Unlike industrial robots used in the automotive sector as well as other machinery industries, we aim to focus on high complexity and low volume machines. These are the few robotic machines that are not only produced but also deployed within each specification. There are two realities that characterize the high complexity nature of industrial robots, they are:
- The first reality is that the breadth of different machine types that can be included in this category is massive.
- The second reality is that there is also a great variety when it comes to the technology and size of the robots as well as the application areas for these machines.
What are industrial robots?
Industrial robots are best defined according to the following:
- Their interaction with humans.
- Their physical attributes such as weight and reach among others.
- Their level of autonomy.
- Their mobility.
- Cobots – With over 10,000 to 20,000 units shipped in 2017, cobots are a rapidly growing market expected to increase by over 100,000 units by the end of 2020. Unlike stand-alone robots, collaborative robots do not require safety fences to operate safely. This is because they are designed with safety mechanisms allowing them to operate safely and directly alongside humans. With these in-built safety mechanisms, cobots do not need external safety measures such as interlock and fencing which in turn reduces the costs of installation design.
Cobots can also be easier to apply, connect and also run. Most of them consist of single robot installations comprising of discrete and simple input and output interfaces which lower both the cost of installations and programming. Anywhere workers stand to gain from physical support, these industrial robots for sale provide an advantage. For instance, they improve ergonomic processes by giving human stuff the assistance they need to be productive and succeed in manufacturing.
Collaborative robots are mostly deployed in electronic and automotive sectors where they are mostly used for incidental work which includes material handling. They are also used in value-adding processes such as assembly. Cobots are also used in supportive work such as pre-retail and kitting services as well as value-added tasks such as picking.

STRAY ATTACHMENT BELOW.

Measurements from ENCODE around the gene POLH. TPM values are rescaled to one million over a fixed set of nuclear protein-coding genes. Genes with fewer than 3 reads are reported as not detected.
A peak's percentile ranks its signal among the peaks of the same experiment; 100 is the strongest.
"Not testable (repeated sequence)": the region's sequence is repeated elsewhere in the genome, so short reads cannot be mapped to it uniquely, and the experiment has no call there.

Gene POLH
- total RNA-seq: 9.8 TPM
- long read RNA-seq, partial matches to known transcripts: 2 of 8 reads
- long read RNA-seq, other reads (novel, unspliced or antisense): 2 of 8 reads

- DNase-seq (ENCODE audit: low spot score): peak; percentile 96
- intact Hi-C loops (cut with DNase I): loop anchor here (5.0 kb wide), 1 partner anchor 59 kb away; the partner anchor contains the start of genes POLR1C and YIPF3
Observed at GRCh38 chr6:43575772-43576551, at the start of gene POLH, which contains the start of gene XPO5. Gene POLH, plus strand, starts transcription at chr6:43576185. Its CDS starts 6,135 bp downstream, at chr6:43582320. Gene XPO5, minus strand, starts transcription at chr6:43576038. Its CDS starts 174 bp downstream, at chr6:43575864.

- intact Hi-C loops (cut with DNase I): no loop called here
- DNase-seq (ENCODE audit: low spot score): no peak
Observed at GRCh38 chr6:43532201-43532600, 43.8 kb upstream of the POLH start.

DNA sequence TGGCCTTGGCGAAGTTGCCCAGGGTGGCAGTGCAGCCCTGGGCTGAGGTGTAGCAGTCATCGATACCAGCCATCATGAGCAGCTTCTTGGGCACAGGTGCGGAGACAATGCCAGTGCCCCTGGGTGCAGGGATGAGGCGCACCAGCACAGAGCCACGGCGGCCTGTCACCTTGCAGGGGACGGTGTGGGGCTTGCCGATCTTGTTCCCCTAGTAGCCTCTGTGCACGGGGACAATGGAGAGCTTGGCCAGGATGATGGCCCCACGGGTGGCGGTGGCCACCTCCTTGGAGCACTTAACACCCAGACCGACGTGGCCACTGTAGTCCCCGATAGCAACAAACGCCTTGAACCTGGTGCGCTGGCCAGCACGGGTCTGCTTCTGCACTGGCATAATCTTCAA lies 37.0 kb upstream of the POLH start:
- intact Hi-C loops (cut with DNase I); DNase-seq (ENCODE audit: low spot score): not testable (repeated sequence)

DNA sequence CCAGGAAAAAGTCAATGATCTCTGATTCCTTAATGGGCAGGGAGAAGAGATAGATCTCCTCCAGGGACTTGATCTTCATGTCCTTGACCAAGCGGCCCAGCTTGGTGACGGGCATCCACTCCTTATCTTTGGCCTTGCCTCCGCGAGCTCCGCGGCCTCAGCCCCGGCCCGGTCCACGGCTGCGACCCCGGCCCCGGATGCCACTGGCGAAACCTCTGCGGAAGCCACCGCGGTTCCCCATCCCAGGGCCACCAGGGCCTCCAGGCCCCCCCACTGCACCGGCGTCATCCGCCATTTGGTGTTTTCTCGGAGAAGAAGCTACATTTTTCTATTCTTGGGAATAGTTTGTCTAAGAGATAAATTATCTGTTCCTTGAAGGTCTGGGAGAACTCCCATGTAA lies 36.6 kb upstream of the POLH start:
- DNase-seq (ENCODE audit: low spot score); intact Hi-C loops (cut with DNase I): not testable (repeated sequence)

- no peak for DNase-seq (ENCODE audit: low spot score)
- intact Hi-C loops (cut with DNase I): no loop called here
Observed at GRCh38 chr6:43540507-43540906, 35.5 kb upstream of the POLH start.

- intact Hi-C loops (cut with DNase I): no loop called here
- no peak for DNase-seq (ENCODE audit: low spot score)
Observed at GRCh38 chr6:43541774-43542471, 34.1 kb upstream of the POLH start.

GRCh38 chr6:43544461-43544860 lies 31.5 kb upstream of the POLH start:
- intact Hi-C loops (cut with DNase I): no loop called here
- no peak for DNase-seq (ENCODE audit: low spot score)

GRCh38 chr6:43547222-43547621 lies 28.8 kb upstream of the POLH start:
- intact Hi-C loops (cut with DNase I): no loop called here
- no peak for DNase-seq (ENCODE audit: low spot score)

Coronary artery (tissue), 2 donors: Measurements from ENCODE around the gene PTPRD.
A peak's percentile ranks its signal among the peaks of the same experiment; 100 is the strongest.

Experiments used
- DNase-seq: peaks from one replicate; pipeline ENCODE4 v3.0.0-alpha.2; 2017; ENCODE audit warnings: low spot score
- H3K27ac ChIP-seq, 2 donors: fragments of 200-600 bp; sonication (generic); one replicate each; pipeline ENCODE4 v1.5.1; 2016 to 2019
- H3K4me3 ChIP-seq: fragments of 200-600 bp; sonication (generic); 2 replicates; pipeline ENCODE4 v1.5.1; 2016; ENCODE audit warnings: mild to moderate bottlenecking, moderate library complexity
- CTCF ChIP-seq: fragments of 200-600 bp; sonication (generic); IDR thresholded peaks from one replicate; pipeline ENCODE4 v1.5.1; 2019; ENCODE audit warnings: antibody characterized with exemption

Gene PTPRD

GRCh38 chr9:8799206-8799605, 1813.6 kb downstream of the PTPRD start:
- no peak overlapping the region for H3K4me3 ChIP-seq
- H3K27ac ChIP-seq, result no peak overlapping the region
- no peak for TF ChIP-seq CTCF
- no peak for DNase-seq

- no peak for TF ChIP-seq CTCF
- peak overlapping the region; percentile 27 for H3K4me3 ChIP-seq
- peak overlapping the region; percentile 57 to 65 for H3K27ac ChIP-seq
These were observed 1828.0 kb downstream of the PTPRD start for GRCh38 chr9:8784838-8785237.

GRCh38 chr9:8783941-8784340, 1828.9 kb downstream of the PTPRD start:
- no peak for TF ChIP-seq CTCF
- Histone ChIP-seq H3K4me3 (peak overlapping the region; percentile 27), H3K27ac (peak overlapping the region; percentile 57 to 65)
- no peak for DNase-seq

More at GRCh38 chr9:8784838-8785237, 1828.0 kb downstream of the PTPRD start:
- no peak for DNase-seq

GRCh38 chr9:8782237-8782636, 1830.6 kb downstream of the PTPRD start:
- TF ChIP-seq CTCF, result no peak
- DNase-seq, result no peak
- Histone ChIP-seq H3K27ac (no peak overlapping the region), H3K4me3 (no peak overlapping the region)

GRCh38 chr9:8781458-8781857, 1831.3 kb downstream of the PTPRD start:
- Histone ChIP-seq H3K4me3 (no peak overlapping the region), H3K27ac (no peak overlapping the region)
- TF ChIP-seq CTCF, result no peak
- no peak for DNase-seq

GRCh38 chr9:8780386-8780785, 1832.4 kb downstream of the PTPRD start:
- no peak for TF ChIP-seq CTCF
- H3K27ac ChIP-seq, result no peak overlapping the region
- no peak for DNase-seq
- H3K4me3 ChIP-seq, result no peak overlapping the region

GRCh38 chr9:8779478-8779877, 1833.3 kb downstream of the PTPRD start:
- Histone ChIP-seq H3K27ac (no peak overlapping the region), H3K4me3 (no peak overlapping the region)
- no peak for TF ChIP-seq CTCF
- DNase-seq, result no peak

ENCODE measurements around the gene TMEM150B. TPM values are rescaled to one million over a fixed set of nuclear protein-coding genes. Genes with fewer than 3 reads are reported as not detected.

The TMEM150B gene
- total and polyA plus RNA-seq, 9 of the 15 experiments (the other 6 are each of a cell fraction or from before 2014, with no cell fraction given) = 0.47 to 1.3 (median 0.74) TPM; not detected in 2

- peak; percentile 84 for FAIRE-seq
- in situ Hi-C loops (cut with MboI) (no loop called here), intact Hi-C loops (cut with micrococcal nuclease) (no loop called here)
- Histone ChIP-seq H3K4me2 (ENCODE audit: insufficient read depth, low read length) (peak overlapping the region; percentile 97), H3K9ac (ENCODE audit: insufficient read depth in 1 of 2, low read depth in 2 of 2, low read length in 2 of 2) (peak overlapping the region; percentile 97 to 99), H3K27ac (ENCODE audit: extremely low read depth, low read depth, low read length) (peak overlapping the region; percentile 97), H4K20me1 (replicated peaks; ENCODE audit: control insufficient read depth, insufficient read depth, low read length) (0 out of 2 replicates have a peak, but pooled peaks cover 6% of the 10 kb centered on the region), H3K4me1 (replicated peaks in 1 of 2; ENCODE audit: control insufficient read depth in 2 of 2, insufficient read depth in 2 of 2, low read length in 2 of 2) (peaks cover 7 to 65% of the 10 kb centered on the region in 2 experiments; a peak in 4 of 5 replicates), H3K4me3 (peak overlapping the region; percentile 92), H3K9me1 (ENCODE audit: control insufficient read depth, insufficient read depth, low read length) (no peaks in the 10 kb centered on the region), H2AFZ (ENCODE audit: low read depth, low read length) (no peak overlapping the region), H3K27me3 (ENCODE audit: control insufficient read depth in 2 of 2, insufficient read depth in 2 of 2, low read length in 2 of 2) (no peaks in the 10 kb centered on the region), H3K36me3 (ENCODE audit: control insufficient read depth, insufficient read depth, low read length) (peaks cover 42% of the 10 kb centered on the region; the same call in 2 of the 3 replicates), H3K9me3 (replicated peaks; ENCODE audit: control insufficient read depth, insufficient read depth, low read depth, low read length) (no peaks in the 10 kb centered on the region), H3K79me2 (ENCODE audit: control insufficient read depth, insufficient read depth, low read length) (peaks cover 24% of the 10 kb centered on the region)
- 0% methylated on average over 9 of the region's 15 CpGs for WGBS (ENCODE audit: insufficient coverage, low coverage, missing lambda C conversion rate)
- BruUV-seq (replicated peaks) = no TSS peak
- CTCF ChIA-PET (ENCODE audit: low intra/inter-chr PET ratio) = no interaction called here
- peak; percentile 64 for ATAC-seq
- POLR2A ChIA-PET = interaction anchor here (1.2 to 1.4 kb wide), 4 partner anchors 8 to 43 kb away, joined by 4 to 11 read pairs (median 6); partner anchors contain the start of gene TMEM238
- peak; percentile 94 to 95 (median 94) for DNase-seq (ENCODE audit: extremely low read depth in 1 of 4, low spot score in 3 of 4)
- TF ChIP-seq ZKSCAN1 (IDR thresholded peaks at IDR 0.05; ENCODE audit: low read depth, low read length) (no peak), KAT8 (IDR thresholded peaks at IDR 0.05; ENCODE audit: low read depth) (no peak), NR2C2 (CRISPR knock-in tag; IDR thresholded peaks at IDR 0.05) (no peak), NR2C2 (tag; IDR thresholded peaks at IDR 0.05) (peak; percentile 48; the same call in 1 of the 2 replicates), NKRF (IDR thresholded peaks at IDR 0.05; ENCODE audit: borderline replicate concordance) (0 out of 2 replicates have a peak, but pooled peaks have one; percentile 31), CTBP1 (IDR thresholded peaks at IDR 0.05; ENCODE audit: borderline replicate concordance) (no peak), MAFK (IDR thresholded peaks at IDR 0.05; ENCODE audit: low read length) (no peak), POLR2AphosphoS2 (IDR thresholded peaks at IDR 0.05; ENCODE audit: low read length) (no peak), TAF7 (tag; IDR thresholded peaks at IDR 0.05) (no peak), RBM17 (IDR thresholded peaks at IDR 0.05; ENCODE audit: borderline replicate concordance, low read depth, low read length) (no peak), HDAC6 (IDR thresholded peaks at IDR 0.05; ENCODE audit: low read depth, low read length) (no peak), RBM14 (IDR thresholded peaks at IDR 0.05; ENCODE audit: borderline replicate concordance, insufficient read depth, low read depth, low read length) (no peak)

- Stand-alone industrial robots – According to the International Federation of Robotics (IFR), the estimated number of stand-alone industrial robots installed in 2017 worldwide was 2.1 million with a shipment of 381,000 units. Among these, handling operations such as assembly comprised of 47,000 units, soldering, and welding comprised of 82,000 units and machine tending 178,000 units.
The automotive industry was the largest market with 126,000 units followed by the electrical and electronics sector with 121,000 units.
- South Korea
- United States
At 65%, the majority of shipments for industrial robots consisted of articulated arms in 2017.
Unlike cobots, stand-alone robots require the presence of safety equipment such as fences equipped with gates that are interlocked to the system for purposes of safety. Additionally, these machines operate exclusively without direct contact with the human staff. Usually, they are stationary and programmed to perform a specific task.
- Mobile robots – These are also known as automated guided vehicles (AGVs) meaning they can be used in a wide range of applications, including the following:
- Distribution centers and warehouses
- Intralogistics in manufacturing
- Other environments such as logistics in retail and hospitals
- Mobile industrial robots also exist as prototypes or first models for domestic use. According to IFR, an estimated 69,000 units for logistic systems were installed in 2017 constituting of 63% of total professional service robots.
Industrial robots have often been used in complete automation systems in an increased variety of applications. At present, these robotic machines are applied as “next step” where automation is concerned. Their aim is to increase quality and productivity as well as reduce costs.